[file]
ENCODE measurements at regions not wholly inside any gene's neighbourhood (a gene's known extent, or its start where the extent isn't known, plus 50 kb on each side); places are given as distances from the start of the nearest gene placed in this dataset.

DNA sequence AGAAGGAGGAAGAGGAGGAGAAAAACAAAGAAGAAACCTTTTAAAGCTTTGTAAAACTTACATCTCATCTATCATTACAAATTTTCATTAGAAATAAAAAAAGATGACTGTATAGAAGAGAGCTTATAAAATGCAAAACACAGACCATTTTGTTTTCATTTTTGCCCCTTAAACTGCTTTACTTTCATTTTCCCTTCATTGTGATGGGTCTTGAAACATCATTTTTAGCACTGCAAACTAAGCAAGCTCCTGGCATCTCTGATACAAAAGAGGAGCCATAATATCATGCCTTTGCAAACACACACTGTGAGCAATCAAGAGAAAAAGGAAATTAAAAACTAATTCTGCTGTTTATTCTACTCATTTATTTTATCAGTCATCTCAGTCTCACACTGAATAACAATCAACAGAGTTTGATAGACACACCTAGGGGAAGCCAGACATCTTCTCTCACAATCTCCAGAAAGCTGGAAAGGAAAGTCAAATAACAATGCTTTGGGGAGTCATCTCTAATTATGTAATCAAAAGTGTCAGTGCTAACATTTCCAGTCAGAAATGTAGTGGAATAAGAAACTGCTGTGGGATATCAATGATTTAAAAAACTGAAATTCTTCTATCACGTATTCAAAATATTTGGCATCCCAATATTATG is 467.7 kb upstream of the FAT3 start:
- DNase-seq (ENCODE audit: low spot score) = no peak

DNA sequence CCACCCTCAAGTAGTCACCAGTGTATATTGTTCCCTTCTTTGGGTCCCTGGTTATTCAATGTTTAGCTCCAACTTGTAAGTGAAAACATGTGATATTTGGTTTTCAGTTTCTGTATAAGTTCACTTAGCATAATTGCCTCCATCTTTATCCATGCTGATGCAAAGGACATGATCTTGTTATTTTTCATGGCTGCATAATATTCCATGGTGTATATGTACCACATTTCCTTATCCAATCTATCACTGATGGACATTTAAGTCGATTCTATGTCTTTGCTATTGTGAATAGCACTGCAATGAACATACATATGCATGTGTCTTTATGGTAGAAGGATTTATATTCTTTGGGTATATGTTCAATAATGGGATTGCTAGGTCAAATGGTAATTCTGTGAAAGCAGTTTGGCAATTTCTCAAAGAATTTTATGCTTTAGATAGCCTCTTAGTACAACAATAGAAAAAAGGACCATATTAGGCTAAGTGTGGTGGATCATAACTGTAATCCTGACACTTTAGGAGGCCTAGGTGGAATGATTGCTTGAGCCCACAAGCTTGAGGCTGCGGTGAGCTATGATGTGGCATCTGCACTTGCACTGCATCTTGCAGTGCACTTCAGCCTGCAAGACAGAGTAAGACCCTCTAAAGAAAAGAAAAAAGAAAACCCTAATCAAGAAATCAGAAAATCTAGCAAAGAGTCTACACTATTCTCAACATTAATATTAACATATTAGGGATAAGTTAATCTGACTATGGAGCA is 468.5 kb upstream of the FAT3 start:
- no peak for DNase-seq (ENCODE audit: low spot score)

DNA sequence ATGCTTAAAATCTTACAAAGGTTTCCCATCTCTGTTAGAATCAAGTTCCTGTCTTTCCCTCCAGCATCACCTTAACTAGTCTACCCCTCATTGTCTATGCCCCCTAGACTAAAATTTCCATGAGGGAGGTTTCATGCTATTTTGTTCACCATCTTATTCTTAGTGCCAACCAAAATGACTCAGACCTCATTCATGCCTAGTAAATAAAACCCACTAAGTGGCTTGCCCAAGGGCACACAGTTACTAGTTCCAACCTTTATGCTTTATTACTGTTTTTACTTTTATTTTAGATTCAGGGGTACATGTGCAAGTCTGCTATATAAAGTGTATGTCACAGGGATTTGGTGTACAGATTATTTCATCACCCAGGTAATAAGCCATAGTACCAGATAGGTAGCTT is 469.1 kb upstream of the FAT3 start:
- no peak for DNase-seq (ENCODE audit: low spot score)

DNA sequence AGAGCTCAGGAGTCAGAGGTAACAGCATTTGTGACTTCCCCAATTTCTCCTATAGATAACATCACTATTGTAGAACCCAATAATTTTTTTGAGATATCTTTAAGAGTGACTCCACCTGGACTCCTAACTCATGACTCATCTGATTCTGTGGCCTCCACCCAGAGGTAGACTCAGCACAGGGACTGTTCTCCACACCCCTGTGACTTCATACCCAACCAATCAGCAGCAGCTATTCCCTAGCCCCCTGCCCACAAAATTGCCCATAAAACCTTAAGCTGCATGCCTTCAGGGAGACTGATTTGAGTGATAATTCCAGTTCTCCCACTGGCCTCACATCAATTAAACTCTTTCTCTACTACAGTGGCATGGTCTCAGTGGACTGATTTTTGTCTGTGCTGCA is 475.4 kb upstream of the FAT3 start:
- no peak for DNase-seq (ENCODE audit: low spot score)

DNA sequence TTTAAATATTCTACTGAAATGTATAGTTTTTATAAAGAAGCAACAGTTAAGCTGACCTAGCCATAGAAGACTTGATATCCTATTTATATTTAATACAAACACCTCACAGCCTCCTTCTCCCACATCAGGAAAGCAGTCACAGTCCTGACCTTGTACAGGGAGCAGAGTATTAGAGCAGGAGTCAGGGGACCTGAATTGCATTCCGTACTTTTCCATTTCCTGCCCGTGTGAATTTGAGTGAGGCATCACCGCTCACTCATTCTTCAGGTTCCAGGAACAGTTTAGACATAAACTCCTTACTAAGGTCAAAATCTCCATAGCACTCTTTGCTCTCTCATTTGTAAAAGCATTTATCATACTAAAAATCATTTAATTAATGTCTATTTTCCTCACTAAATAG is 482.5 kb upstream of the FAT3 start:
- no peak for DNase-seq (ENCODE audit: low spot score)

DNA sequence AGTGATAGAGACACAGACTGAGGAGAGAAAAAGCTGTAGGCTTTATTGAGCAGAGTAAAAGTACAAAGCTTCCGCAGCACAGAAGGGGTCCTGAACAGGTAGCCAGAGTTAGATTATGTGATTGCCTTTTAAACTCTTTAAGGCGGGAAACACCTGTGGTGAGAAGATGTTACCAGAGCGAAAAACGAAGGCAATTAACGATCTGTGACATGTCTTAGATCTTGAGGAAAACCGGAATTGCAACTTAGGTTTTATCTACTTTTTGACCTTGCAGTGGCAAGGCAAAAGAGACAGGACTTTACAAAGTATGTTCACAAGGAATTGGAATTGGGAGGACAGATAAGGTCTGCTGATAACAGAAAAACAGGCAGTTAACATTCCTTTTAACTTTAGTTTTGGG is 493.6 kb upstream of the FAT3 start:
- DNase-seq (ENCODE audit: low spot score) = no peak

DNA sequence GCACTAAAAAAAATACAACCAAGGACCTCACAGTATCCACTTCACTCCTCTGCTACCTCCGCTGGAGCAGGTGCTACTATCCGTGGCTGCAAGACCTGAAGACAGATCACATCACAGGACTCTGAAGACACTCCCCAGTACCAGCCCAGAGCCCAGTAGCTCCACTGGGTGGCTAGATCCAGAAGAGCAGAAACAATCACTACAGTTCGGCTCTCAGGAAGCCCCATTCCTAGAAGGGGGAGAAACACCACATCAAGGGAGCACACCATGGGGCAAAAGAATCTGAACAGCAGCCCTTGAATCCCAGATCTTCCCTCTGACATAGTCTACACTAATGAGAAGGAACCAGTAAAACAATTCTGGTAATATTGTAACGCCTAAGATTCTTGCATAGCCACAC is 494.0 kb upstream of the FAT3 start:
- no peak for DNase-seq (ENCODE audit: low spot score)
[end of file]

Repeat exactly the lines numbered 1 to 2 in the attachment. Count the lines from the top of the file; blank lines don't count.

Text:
ENCODE measurements at regions not wholly inside any gene's neighbourhood (a gene's known extent, or its start where the extent isn't known, plus 50 kb on each side); places are given as distances from the start of the nearest gene placed in this dataset.

DNA sequence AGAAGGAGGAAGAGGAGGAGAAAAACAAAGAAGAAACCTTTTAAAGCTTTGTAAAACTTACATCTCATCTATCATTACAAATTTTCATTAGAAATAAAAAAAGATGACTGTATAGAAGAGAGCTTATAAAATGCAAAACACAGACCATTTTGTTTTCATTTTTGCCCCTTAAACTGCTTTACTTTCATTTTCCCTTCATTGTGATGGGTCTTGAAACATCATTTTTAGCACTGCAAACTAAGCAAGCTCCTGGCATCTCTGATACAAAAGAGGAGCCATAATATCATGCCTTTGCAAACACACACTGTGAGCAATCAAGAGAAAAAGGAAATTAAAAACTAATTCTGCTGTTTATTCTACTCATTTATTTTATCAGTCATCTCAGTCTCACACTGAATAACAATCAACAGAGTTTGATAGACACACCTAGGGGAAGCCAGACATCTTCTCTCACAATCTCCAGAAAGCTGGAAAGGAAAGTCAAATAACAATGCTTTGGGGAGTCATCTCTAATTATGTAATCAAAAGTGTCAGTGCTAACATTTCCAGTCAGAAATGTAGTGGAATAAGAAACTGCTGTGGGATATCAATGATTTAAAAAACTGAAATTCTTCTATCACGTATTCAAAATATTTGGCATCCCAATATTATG is 467.7 kb upstream of the FAT3 start: